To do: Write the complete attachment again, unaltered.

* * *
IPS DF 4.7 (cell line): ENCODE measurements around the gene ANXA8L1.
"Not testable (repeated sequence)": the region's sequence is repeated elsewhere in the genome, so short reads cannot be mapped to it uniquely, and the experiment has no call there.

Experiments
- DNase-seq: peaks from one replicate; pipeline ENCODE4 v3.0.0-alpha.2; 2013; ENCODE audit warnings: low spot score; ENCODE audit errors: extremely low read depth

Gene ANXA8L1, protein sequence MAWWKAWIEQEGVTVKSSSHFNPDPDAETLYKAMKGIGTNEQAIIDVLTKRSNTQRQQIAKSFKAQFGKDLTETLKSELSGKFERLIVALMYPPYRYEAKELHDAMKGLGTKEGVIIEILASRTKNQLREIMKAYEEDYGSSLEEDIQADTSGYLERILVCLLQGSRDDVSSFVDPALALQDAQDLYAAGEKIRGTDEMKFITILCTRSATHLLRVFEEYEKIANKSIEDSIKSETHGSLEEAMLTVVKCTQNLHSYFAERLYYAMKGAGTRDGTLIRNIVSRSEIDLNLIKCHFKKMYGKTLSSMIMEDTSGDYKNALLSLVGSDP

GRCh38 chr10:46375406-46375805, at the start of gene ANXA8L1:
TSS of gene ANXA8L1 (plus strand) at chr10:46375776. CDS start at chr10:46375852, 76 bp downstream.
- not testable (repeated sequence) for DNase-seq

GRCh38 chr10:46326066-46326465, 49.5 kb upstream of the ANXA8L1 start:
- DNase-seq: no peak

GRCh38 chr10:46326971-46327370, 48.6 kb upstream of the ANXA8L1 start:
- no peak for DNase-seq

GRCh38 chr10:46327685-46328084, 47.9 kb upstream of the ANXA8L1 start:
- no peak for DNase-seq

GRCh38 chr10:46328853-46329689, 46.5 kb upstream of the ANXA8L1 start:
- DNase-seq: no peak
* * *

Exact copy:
IPS DF 4.7 (cell line): ENCODE measurements around the gene ANXA8L1.
"Not testable (repeated sequence)": the region's sequence is repeated elsewhere in the genome, so short reads cannot be mapped to it uniquely, and the experiment has no call there.

Experiments
- DNase-seq: peaks from one replicate; pipeline ENCODE4 v3.0.0-alpha.2; 2013; ENCODE audit warnings: low spot score; ENCODE audit errors: extremely low read depth

Gene ANXA8L1, protein sequence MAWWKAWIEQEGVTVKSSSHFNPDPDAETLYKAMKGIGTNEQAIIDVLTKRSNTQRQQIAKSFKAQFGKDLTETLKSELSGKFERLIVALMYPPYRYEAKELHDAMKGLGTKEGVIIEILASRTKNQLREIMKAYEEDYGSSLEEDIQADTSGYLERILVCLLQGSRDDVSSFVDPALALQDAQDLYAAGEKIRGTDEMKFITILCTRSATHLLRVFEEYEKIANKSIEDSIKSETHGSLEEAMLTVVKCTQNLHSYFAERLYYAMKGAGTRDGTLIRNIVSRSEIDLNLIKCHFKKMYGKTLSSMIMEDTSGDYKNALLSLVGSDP

GRCh38 chr10:46375406-46375805, at the start of gene ANXA8L1:
TSS of gene ANXA8L1 (plus strand) at chr10:46375776. CDS start at chr10:46375852, 76 bp downstream.
- not testable (repeated sequence) for DNase-seq

GRCh38 chr10:46326066-46326465, 49.5 kb upstream of the ANXA8L1 start:
- DNase-seq: no peak

GRCh38 chr10:46326971-46327370, 48.6 kb upstream of the ANXA8L1 start:
- no peak for DNase-seq

GRCh38 chr10:46327685-46328084, 47.9 kb upstream of the ANXA8L1 start:
- no peak for DNase-seq

GRCh38 chr10:46328853-46329689, 46.5 kb upstream of the ANXA8L1 start:
- DNase-seq: no peak